By Hugo Odiogor, Foreign Affairs Editor
Tributes and encomiums have been flowing in the way of Africa’s legend and illustrious son, Nelson Rohilala Mandela, who died last Thursday at the age of 95. It is expected and richly deserved for a man who became the icon of the global protest against the politics of institutionalised racism and racial discrimination.
Most interesting tributes have been coming from the governments of those countries whose leadership once supported and promoted the policy of separate development and the brutal suppression of the rights of black people and placed every obstacle on the way of freedom for the late Mandela.
The policy of constructive engagement of US under Ronald Reagan regime and the anti-sanctions campaign of Britain under Mrs. Margaret Thatcher, were used to support the evils of apartheid and to sustain the incarceration of Madiba. These countries insisted that Madiba should renounce violence as a pre-condition to regain his freedom.
He turned downed their demands and preferred to die in jail if that was what would end the policy of apartheid. It is important therefore to state that beyond tributes and encomiums to the late South Africa’s leader, there is the need for world leaders to reflect on the legacies of Madiba.
Professor Ibrahim Agboola Gambari, who was the last Chairman of the UN Special Committee Against Apartheid said: “Although we have suspected that the end may be near, the death of Mandela still left me with great sadness”.
He added, “In my capacity as a member of the UN Special Committee Against Apartheid, I hosted him, at the United Nations when, upon his release from imprisonment, he visited the headquarters of the world body in New York.
The word icon has been over used in recent times but if anyone has earned that description it was Mandela. His impact on South Africa, the African continent and humanity as a whole cannot be quantified”.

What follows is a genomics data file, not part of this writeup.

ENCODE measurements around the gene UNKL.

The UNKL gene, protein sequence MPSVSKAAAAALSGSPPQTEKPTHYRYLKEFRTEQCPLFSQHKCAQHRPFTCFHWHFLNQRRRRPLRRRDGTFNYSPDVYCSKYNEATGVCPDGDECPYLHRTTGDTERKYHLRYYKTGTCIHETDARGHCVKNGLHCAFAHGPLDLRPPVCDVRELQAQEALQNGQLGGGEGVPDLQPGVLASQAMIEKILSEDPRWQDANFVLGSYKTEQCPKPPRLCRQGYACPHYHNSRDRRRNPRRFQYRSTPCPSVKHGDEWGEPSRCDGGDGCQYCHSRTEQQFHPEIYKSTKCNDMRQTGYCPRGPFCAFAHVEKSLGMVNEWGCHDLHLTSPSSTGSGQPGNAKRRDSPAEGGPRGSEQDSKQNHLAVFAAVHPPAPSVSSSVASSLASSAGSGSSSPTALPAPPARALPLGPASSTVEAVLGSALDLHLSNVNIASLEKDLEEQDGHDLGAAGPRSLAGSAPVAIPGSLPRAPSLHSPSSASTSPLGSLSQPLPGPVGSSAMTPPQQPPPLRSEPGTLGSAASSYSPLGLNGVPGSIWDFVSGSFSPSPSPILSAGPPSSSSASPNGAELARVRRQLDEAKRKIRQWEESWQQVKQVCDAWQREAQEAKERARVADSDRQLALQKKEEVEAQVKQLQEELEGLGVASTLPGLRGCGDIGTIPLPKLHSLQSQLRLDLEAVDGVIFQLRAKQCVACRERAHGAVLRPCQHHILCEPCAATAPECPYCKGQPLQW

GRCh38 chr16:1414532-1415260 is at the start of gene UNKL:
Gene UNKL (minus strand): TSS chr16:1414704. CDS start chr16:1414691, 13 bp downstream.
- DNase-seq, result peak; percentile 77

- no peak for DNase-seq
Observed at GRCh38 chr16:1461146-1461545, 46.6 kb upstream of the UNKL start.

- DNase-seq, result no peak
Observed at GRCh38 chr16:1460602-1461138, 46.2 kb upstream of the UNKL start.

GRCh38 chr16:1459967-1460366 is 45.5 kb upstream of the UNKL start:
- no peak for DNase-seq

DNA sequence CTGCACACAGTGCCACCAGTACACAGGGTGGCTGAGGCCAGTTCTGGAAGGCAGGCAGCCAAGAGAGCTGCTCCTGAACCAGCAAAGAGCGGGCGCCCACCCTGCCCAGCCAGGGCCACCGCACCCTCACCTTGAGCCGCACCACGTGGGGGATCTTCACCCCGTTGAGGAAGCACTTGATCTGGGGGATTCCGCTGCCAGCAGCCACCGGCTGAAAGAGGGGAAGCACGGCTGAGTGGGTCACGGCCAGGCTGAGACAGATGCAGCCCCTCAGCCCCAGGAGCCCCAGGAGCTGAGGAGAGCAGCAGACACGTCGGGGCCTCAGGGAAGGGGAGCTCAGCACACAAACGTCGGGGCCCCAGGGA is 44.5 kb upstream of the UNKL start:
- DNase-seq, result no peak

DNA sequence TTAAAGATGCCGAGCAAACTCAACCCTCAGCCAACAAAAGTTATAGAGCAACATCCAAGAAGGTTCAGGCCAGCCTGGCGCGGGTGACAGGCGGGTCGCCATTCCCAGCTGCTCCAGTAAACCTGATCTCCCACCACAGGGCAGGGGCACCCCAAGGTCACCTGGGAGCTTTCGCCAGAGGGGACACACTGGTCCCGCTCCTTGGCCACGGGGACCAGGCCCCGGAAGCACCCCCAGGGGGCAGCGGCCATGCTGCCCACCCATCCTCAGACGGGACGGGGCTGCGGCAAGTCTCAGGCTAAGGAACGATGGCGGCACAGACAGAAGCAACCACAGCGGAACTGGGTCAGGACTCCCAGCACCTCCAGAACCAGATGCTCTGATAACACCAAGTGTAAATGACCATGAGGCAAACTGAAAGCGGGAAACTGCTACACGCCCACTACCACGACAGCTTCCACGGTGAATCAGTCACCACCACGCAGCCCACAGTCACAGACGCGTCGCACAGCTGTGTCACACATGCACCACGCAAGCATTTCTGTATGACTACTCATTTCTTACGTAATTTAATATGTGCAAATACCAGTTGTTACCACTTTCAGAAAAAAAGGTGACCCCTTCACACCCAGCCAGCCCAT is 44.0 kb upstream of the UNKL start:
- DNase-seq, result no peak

Mandela’s kind comes only once in a while. But his legacy would last for centuries.
As the English Romantic poet Percy Shelly put it:”The one remains; the many change and pass.
Mandela was that ‘one’: a great and good man; humble, compassionate and a man for all peoples irrespective of colour, creed, nationality, religion or class”.
Prof. Kayode Soremekun of Covenant University said: “Evidently there is something extra-ordinary about the life of this great man. In the course of his life, he achieved such a turnaround in his existence that he moved from being dubbed a terrorist to being regarded as a saint. It is worthy to note that this Halo which he achieved was unconsciously made possible by his enemies. And such is his largeness of heart that after a 27-year incarceration, revenge was not his watchword, rather, in deed and in words, he preached reconciliation and forgiveness.”
According to Soremekun, South Africa, today, continues to be a fractious social formation but, in spite of this divisive factor, Madiba continues to be a rallying point for South Africans of all races.
He pointed out: “As the tributes continue to pour in from all parts of the world and within South Africa, we may want to pause here and say that it is easy to pour encomiums on Mandela, but how many of us can really live up to the minimal ideals of the great man? Starting from South Africa where he is revered by all including members of the political class and in view of the serious allegations of corruption which continue to stare us in the face by the day, it is easy to see that pouring encomiums on Mandela is the easy part living up to his ideals is quite another thing.
“Beyond South Africa to the wider African continent, the same observation can be made. In a continent crawling with despots of various descriptions, the Mandela example is very rare”.
Even the Western world is not free from this charge of double standards and hypocritical post-humous encomiums.
The Western world has moved from vilifying Mandela as a terrorist to referring to him as a great man. Indeed on a single day at a ceremony in London, around 50 universities gave him honorary doctorate degrees.
Meanwhile, Madiba had cause to be at odds with the Western world in view of his support for countries like Cuba and Libya.
Dr Newton C. Jibunoh, the Chairman of Fight Against Desert Encroachment, said “his passing away, though expected, remains difficult to accept as there can be no other Madiba in the whole world and with the way things are in the global arena, there doesn’t seem to be any around the corner and that makes it very painful”.Jibunah added, “Everyone, young and old, had somebody they could look up to and aspire to be. I am personally aggrieved as he has been an inspiration to me for almost 50 years and served as the mentor I aspired to become, leading to me risking my life three times to cross the Sahara desert”.
Prof. Akin Oyebode of Faculty of Law, University of Lagos said Mandela was an avatar, a legend. “He would be remembered more than anything else for his dogged commitment to the cause of his people, tenacity of purpose, strong will and uncommon sense of self sacrifice. We should all learn that life is not measured by material possession but one’s ability to make the world a better place,” Oyebode added.